CHICAGO -- You can put it on the board -- yes!
Ken "Hawk" Harrelson, whose 42 years as a major league broadcaster included 33 with the White Sox, is the winner of the Baseball Hall of Fame's 2020 Ford C. Frick Award.
The selection by a panel of the 11 living past Frick honorees and four historians/columnists was announced Wednesday at baseball's winter meetings.
Harrelson, 78, who retired in 2018, is the fifth Chicago announcer to earn the honor -- following Milo Hamilton (1992), Harry Caray (1989), Jack Brickhouse (1983) and Bob Elson (1979) -- since the Frick was first awarded in 1978.
"It's just such an honor," Harrelson said Wednesday. "I've always considered myself to be probably as lucky, if not the luckiest, human being ever stepped two feet on the face of the earth. I've got a great family and a wonderful career and been with some great people and with an organization that in my opinion is certainly the best in baseball and one of the best in all of sports. So it's going to be an honor. It's going to be a lot of fun. And as long as I can keep Bob Uecker off my ass, I'll be all right."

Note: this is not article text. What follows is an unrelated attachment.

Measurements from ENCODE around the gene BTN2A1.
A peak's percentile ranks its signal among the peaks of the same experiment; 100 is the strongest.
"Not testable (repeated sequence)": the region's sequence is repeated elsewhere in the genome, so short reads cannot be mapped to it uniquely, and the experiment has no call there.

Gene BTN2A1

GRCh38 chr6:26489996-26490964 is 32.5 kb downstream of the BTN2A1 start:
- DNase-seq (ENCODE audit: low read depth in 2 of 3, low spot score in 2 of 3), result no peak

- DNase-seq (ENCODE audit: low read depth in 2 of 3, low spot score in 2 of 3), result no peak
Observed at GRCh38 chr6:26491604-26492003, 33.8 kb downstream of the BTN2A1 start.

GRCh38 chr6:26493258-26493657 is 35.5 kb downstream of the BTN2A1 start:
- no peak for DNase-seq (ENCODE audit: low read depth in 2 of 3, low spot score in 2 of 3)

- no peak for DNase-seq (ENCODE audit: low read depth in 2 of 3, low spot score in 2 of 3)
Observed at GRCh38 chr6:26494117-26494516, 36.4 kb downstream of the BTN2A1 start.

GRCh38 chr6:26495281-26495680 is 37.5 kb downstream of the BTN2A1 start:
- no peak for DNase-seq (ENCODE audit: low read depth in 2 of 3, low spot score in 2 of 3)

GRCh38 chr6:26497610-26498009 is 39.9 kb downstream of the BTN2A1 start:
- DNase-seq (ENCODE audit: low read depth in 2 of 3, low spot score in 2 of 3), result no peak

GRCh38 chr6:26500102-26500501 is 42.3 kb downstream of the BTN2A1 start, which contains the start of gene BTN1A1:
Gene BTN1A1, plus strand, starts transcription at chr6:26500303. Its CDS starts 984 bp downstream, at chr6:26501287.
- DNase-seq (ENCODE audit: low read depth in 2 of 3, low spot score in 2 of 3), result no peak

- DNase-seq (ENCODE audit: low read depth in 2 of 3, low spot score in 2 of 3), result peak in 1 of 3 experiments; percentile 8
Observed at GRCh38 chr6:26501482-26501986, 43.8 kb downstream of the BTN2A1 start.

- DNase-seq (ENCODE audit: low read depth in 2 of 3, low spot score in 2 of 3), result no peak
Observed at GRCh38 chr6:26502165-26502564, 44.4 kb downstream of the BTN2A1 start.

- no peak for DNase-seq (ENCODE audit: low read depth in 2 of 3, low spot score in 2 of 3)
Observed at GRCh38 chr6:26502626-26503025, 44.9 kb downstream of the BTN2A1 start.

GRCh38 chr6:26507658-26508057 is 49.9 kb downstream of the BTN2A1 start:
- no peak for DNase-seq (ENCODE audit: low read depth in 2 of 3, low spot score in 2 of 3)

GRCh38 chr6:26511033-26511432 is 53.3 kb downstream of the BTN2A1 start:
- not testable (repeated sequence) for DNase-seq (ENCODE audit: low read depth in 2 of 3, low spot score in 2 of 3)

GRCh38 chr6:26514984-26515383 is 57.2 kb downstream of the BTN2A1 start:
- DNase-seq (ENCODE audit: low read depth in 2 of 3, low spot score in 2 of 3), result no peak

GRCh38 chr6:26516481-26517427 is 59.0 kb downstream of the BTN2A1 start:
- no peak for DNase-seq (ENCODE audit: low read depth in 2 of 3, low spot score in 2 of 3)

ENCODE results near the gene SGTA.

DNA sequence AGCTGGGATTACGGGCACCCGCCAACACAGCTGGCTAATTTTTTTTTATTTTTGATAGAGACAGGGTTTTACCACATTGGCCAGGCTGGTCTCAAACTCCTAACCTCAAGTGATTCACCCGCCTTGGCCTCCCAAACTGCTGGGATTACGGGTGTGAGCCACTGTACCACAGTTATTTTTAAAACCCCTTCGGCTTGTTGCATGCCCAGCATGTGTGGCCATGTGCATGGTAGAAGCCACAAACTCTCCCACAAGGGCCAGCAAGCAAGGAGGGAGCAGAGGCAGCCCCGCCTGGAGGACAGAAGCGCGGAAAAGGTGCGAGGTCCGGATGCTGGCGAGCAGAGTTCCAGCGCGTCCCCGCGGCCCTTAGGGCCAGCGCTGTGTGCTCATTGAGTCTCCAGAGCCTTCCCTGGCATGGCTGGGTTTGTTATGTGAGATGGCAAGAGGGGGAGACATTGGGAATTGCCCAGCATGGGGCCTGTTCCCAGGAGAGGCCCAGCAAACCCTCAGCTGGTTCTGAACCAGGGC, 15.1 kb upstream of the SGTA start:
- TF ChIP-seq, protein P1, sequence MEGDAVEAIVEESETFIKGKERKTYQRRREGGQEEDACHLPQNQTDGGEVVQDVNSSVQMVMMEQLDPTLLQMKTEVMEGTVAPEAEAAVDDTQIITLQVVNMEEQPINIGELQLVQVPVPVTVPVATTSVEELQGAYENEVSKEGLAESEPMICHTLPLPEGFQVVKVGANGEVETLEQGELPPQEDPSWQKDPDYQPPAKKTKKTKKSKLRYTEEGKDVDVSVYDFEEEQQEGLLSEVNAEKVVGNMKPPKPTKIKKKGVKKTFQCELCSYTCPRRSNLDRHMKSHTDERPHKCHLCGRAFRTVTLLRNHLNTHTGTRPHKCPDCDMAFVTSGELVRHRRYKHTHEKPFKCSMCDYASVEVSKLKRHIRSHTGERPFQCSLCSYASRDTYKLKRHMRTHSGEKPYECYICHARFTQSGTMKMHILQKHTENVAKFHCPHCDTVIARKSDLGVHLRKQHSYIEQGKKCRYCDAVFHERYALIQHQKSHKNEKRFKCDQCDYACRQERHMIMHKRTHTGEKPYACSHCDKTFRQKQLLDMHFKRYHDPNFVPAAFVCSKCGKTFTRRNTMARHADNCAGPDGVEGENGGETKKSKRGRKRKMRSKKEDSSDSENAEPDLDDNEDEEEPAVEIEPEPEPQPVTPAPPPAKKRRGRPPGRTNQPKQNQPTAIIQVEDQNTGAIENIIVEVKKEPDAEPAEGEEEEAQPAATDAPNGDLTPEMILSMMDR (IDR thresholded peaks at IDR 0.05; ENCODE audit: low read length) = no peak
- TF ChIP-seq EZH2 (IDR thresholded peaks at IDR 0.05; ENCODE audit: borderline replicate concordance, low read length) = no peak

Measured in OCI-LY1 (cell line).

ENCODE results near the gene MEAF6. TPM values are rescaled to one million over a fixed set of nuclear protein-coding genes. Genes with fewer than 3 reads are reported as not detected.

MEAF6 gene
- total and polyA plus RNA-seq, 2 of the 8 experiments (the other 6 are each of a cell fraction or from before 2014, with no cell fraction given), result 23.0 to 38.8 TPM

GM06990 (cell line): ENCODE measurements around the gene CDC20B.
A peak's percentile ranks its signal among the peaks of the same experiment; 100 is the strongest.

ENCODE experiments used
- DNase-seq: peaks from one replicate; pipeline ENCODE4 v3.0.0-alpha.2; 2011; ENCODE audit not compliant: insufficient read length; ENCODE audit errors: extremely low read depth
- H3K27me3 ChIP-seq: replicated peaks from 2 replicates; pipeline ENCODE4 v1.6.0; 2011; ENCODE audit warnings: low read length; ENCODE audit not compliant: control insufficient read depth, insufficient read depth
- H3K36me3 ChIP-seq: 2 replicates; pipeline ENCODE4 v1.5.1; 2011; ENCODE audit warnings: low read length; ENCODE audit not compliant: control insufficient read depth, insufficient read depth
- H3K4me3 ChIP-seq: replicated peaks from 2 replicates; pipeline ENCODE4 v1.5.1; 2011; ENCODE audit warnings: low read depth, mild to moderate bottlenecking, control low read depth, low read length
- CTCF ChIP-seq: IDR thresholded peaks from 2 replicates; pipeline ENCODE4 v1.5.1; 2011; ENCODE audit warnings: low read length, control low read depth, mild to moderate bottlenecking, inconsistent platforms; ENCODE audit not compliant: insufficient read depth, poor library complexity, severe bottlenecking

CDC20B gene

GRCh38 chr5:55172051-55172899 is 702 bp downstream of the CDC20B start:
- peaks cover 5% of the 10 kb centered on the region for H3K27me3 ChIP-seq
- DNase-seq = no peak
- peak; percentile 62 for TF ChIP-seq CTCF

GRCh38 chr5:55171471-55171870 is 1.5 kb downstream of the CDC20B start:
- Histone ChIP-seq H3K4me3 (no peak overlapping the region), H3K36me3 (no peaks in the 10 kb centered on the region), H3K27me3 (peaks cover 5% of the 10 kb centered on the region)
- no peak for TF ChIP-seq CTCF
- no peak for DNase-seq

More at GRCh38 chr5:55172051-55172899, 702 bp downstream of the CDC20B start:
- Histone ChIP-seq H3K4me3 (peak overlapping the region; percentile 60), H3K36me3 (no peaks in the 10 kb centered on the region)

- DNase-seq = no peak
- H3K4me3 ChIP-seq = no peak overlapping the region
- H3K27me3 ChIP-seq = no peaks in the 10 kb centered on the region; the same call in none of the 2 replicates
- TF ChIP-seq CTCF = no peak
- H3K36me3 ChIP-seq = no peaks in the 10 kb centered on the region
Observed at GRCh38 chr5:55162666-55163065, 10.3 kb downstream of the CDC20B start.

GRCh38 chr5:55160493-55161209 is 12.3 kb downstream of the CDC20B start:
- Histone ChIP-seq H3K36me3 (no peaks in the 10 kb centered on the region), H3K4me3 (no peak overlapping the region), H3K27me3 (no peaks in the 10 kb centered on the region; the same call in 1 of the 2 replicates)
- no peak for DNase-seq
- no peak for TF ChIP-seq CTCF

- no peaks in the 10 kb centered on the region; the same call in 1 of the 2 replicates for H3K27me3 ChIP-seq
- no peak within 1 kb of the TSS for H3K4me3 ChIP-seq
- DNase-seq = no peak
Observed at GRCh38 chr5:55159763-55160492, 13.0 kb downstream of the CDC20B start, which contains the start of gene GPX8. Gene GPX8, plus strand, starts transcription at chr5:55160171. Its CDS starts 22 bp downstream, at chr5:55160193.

Harrelson fielded the call from the Hall of Fame from his home, surrounded by family and friends, including former White Sox catcher-turned-broadcaster A.J. Pierzynski. The news he had been selected left him momentarily -- and uncharacteristically -- at a loss for words.
"I just couldn't think," Harrelson said later. "It was almost like I had a brain cramp. ... I have won some awards in my life and done some things in my life that I was very proud of, but this was something different. This was something different, and I haven't really digested it yet. Maybe I have, but 'Hawk' hasn't, and you know that's my buddy. We'll get this thing sorted out where I can get my thoughts together.
"But I'll put it this way, (Tuesday) night when I went to bed, it was the first time I had trouble falling asleep because I knew what was going to happen today, either good or somebody (else) was going in. I just started thinking about all the great names on that list. Everybody on that list should be in the Hall of Fame. Great announcers there."
White Sox Chairman Jerry Reinsdorf said: "This is something that should have happened a long time ago, but at the end it worked out so it was worth waiting for.
"Everybody has been talking about Hawk's personality and making the nicknames he came up with and (phrases such as) 'Put it on the board.' Everybody is overlooking the fact he actually taught the game of baseball. If you watch the White Sox telecast and you listen to Hawk you learn something about the game itself."